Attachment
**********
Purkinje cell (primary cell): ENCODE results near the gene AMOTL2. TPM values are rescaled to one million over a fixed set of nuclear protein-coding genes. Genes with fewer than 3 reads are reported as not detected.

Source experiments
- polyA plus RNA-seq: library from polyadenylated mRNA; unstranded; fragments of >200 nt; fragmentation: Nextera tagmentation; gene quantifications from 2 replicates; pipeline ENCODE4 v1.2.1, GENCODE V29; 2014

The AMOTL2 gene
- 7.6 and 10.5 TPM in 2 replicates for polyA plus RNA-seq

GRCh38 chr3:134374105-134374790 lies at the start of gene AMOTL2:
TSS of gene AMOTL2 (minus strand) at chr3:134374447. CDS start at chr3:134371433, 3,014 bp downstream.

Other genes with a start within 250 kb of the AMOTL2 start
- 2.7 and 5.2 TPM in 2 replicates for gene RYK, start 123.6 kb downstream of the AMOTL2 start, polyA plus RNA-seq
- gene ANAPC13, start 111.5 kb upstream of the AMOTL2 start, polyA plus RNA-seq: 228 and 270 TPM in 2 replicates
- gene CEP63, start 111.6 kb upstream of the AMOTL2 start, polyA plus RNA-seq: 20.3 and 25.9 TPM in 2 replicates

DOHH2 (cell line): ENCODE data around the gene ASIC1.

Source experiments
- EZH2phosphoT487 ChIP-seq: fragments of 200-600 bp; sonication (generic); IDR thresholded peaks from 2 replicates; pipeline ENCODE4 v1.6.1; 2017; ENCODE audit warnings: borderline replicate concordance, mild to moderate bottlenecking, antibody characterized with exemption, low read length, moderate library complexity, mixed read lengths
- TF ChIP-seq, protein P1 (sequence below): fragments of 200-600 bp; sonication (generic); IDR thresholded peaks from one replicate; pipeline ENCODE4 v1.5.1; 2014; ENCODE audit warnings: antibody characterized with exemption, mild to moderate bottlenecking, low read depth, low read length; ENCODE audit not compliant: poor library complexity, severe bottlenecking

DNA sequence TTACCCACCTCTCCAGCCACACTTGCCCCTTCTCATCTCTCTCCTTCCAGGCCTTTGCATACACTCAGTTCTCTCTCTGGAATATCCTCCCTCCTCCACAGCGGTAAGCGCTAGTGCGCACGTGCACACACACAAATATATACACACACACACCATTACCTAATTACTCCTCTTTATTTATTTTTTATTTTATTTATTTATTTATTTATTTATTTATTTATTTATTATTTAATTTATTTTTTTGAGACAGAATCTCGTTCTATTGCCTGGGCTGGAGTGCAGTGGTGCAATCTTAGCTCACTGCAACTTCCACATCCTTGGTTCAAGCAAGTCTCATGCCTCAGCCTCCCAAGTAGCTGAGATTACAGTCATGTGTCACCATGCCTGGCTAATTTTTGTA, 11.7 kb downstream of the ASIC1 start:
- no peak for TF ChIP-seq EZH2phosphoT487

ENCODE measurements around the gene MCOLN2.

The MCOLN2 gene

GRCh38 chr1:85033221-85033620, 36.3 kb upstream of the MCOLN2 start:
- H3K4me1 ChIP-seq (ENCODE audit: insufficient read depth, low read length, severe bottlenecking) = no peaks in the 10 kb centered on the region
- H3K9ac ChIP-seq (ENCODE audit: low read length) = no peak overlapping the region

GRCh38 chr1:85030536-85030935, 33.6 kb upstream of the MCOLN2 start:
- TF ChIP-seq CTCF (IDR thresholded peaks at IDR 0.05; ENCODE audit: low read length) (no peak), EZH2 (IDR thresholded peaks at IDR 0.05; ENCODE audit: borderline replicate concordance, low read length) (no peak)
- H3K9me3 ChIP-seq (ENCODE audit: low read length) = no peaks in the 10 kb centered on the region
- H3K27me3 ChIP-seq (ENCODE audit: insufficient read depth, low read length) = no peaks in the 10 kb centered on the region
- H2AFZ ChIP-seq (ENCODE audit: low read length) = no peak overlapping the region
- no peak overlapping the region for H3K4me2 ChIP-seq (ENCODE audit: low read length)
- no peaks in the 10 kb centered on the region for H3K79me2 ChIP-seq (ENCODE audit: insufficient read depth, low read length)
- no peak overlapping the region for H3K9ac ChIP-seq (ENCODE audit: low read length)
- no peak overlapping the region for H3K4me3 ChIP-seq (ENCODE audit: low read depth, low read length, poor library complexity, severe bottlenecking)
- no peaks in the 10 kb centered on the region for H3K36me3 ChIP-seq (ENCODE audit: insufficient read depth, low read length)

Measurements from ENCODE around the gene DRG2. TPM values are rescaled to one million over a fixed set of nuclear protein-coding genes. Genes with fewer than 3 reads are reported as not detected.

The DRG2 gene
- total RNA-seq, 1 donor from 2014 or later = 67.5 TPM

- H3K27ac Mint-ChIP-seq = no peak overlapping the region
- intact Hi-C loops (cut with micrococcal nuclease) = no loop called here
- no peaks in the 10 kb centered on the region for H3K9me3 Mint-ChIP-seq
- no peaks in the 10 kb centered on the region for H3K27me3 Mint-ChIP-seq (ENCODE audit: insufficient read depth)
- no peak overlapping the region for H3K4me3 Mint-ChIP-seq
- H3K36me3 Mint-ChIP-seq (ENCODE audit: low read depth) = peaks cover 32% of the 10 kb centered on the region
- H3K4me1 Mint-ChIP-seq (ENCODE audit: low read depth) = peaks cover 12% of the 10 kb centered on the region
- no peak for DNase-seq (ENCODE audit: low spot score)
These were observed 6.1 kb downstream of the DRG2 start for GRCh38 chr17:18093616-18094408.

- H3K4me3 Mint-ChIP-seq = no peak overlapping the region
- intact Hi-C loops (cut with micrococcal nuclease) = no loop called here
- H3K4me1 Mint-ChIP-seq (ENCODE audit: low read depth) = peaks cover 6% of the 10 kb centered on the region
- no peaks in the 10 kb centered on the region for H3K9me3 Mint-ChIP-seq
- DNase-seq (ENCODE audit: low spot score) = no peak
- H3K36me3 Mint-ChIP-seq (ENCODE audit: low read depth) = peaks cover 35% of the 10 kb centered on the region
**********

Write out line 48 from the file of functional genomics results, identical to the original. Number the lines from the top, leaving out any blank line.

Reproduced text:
- no peaks in the 10 kb centered on the region for H3K9me3 Mint-ChIP-seq